I am confident in the intentions of the two officers who were on their break, enjoying a cup of coffee. I pray that in that situation, I am able to identify myself to them (again, everyone's ears are ringing and you don't know what anyone can hear or perceive when you say you're one of the good guys) before they drop the guy who just shot someone. But if, in the pandemonium of that situation, they neutralize the chaos of gunfire by shooting the shooter (you know, the one who happened to be dressed like the Unabomber), could you blame them?
Complimenting Security in the Dispensary Business
One of the most likely outcomes in the upcoming election is the legalization of recreational use of marijuana in California. As in Colorado and Washington, one of the biggest challenges that pot purveyors face is what to do with all the cash. With high value transactions, many stores are generating revenue in excess of $25,000 per day, and because federal laws prohibit financial institutions from accepting deposits from pot shops, those transactions are all in cash. Shop owners are faced with bags of cash at the end of a good day, and have to transport it.
Many shopkeepers simply take it home, and leave the cash in safes in their basements. In doing so, their safety rests in their concealment. Pack and transport quietly, look over both shoulders, make sure not to go home with a tail. Pay taxes and large obligations in cash, and try to keep attention at bay by using the banking system as sparingly as is functionally possible. For many, for now, this is the right - the only - answer.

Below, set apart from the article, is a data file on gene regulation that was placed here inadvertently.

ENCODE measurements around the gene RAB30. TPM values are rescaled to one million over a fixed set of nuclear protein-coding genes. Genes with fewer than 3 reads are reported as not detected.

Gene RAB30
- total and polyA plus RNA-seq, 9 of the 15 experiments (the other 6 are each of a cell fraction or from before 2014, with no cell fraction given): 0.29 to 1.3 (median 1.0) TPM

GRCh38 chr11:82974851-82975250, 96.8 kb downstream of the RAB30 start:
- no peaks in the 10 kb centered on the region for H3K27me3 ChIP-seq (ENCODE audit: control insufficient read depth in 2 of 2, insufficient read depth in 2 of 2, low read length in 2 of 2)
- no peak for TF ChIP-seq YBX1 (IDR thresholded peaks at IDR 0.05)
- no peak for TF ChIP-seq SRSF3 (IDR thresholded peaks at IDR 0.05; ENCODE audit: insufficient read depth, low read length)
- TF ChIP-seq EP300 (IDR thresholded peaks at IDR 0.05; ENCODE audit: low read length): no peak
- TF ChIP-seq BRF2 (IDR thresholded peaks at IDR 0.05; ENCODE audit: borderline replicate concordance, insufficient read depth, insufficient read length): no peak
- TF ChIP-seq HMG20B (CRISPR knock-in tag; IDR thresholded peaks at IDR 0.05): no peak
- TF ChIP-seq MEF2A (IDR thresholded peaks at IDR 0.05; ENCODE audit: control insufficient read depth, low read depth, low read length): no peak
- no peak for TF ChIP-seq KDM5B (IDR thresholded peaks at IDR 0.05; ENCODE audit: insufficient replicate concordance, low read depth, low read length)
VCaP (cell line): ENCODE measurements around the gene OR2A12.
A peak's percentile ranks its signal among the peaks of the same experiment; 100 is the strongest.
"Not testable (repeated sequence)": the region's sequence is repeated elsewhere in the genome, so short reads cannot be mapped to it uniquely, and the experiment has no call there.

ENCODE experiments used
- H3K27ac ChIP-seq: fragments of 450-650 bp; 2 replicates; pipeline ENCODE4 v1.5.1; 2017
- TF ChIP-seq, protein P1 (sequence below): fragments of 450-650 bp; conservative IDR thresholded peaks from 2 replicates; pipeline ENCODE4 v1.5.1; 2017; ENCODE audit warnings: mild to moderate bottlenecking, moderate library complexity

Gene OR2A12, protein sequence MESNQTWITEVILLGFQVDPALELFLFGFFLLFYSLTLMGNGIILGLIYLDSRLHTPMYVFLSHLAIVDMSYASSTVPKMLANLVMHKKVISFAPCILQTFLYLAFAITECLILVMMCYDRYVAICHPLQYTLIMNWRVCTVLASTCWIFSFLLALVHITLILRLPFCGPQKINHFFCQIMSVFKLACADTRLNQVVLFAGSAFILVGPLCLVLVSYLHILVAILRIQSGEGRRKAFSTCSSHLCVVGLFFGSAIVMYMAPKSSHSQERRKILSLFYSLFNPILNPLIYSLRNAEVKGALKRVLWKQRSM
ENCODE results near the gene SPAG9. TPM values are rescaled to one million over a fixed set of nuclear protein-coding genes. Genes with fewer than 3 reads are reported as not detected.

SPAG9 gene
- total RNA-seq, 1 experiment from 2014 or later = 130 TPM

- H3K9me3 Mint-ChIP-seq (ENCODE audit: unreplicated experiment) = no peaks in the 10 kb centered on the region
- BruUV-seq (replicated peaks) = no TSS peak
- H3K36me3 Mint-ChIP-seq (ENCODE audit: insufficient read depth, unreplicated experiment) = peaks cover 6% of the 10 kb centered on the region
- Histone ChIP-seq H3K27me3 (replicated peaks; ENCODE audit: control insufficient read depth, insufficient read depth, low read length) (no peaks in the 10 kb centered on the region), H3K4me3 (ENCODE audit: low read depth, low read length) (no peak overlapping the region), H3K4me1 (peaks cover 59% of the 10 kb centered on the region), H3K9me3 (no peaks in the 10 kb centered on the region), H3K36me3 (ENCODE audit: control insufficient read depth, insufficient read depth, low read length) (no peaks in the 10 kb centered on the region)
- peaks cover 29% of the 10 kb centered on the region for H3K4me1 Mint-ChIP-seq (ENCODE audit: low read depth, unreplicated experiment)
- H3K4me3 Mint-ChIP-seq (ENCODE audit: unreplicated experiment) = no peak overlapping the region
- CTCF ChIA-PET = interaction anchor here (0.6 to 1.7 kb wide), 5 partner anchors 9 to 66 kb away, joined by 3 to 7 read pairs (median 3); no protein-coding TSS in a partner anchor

Some of the most successful shopkeepers, however, enjoy added security by using executive protection operators to escort them when they transport large amounts of cash or product. Individuals or small teams, sometimes comprised of an operator riding along, appearing as a casual passenger, but providing armed protection and strategic observation of traffic and surroundings, and as necessary, complimented with a discretely armed motorcycle or second car escort to expand the protection perimeter. This measure of protection is designed primarily to identify a threat or an unnecessary risk, secondarily to avert risk by taking additional precautions, and lastly to neutralize threat in a robbery or kidnapping attempt. The more precautions and the more preparedness, the better the odds that everyone remains safe and the package arrives without incident.
Two incidents took place during Kim Kardashian West's recent trip to Paris for Fashion Week. First, highlighting the effectiveness of her personal security detail, Ms. Kardashian's personal escort thwarted the attempt by serial protestor/celebrity annoyer Vitalii Sediuk to plant a kiss on her posterior (click on the link below).
The second incident happened while her personal security detail was not protecting her. Ms. Kardashian West thought she was safely tucked away in the ultra-exclusive Hôtel de Pourtalès. Several assailants, at least one of whom was armed, entered the hotel, bound a doorman, and made their way up to the luxury unit. They forced their way into the apartment, tied and gagged Ms. Kardashian West, and stole jewelry worth nearly $9 million. Neither she nor her children, thankfully, were injured in the robbery, but was understandably shaken.
Her security detail, had they been on duty, would likely have posted an operator at the door or in the lobby, at the first line of attack. His presence would have given the opportunity to address the attack at the first floor, while the operator in charge of her care would have initiated her urgent evacuation plan or barricaded her in place and prepared to defend his position while awaiting a police response. Either way, proper security would likely have deterred the attack or allowed for an outcome where the assailants could have been apprehended and the robbery avoided. Or, said differently, an investment of a few thousand dollars would have averted a loss of several million.